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Seven megatrends to shape two decades

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The Commonwealth Scientific and Industrial Research Organisation (CSIRO) has released a major new report outlining seven megatrends that will shape our society over the next 20 years.

Our Future World revisits the groundbreaking 2012 report of the same name, exploring geopolitical, economic, social, technological and environmental forces unfolding around the world, and predicting their likely impact on Australia’s people, businesses and governments.

The megatrends identified each have links to, or implications for, insurance.

Adapting to climate change

With natural disasters expected to cost the Australian economy almost three times more in 2050 than in 2017, CSIRO says we can expect to be living in a more volatile climate, characterised by unprecedented weather events.

“CSIRO and the Bureau of Meteorology predict that Australia is likely to experience more heat extremes and fewer cold extremes, longer and more severe droughts and fire seasons, continued sea level rises and ocean warming and acidification, prolonged marine heatwaves, and fewer, but more intense, cyclones in the coming decades.”

This has clear implications for health, infrastructure, migration – and insurance.

“More frequent and severe weather conditions are reducing the profitability of northern Australia for insurers and more households are choosing to forego insurance,” the report says.

But we know the problem isn’t confined to northern Australia, with the cost of insurance soaring in many locations as natural catastrophe risks rise.

Leaner, cleaner and greener

CSIRO says there’s increasing focus on potential solutions to resource constraints through synthetic biology, alternative proteins, advanced recycling and the net-zero energy transition.

By 2025, renewables are expected to surpass coal as the primary energy source.

Increasingly, insurance is playing a role in the transition through underwriting guidelines and investment strategies.

And the renewables industry will need insurance protection as it grows rapidly in the years to come.

The escalating health imperative

The pandemic has exacerbated existing health challenges posed by an ageing population and growing burden of chronic disease.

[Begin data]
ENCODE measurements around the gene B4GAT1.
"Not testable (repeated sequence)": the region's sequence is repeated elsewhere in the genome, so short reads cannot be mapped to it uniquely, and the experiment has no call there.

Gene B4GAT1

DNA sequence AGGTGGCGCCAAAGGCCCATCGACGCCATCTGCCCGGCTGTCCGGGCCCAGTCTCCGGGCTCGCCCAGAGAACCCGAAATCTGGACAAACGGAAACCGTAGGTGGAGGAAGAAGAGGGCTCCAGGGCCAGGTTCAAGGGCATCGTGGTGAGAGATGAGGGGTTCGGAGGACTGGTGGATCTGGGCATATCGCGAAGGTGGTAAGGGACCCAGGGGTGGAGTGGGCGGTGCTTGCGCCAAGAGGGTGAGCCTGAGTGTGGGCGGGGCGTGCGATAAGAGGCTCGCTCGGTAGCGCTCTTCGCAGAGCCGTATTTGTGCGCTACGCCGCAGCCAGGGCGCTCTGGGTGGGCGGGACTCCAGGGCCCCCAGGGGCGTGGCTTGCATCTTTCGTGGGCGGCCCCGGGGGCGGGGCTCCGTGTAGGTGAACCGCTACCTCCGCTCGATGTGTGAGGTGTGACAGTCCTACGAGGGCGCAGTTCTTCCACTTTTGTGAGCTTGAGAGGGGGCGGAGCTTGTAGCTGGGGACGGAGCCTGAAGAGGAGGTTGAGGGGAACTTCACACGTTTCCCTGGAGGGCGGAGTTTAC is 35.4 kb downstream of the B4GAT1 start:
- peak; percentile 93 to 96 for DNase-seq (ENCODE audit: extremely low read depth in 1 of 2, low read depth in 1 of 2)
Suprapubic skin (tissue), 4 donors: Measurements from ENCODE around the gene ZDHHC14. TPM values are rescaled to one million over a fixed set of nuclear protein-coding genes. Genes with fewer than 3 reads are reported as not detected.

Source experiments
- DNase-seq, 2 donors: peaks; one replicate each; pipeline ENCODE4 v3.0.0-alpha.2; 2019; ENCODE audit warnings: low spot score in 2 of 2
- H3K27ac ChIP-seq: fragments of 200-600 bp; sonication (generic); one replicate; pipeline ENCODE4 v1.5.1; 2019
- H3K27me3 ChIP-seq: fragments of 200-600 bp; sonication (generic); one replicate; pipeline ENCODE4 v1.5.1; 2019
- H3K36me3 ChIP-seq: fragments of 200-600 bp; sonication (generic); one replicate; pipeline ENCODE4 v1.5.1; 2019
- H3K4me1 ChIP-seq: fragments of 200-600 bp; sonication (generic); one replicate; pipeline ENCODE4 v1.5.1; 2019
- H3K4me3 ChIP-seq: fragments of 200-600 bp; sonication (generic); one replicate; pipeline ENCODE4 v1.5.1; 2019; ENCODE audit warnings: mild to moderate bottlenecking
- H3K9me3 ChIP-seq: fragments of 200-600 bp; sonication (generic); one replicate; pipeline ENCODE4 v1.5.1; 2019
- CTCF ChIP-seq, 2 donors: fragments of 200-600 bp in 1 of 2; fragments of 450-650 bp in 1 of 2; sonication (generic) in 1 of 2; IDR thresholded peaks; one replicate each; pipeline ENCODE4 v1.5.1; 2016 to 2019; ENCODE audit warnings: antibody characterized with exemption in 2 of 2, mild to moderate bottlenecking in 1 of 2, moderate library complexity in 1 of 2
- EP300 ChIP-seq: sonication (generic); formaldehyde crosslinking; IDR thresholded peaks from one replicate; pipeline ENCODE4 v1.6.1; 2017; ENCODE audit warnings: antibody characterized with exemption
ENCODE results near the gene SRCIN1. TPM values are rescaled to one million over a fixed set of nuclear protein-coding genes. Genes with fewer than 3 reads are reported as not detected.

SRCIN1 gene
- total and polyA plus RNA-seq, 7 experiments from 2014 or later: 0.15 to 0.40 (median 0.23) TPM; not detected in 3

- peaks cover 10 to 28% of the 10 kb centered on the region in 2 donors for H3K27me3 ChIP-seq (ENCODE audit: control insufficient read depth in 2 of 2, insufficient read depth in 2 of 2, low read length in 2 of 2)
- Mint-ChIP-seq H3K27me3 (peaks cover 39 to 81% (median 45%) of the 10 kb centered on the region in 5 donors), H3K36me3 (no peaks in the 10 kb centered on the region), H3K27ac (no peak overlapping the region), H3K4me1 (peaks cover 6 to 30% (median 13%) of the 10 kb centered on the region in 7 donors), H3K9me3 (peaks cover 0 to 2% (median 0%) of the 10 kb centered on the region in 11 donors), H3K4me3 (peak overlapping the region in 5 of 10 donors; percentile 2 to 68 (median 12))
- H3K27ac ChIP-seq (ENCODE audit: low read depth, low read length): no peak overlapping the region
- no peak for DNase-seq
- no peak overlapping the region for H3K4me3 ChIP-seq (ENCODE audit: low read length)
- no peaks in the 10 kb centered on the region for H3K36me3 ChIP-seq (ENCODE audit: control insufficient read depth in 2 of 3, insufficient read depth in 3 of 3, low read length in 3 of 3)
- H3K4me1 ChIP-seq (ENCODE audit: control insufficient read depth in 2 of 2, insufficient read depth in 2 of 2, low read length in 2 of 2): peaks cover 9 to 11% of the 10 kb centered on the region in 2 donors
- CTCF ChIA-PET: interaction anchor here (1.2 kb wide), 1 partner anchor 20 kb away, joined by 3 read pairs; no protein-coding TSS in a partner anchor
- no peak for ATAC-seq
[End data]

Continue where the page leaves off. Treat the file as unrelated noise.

One in five Australians report high or very high levels of psychological distress and there is heightened risk of infectious diseases and pathogens resistant to modern antibiotics.

“There is now a burning platform to also respond to our health risks and improve health outcomes,” CSIRO says.

With clear implications for life and health insurers, outbreaks of disease can have a massive impact on the general insurance industry too, as has been seen with Covid-19.

Geopolitical shifts

We face an uncertain future, characterised by disrupted patterns of global trade, geopolitical tensions and growing investment in defence.

“While the global economy shrunk by 3.2% in 2020, global military spend reached an all-time high of $2.9 trillion,” the report says.

Despite war exclusions, Russia’s invasion of Ukraine has shown how the insurance industry can be hurt by conflict and associated issues including supply chain disruption, and an increased threat of cyber attacks.

Diving into digital

The pandemic fuelled a boom in digitisation, with teleworking, telehealth, online shopping and digital currencies becoming mainstream.

Some 40% of Australians now work remotely on a regular basis and the future demand for digital workers is expected to increase by 79% from 2020 to 2025.

This trend has revolutionised the insurance industry’s working practices, but also created huge opportunity to modernise the way products are sold and customers serviced. Then there’s the potential for the likes of blockchain and big data to transform insurance as we know it.

Increasingly autonomous

CSIRO observes an explosion in artificial intelligence (AI) discoveries and applications across “practically all industry sectors” over recent years.

The report flags Canberra-based company Seeing Machines, which uses computer vision to detect and alert fatigued truck drivers, as one of many examples that “only scratch the surface around what is possible for AI applications in the future”.

If our home, work and travel is transformed by AI, then insurance products will need to follow suit.

Unlocking the human dimension

CSIRO says there’s a strong consumer and citizen push for decision-makers to consider trust, transparency, fairness and environmental and social governance.

“While Australia saw a record level increase in public trust in institutions during the pandemic, this ‘trust bubble’ has since burst, with societal trust in business dropping by 7.9% and trust in government declining by 14.8% from 2020-21.”

Aware and empowered consumers have high expectations these days, and insurance businesses are going to need to earn and keep their trust.

Workplace culture is changing too, in regards to diversity, work–life balance, technology, job security and stability.

Click here to read the full report.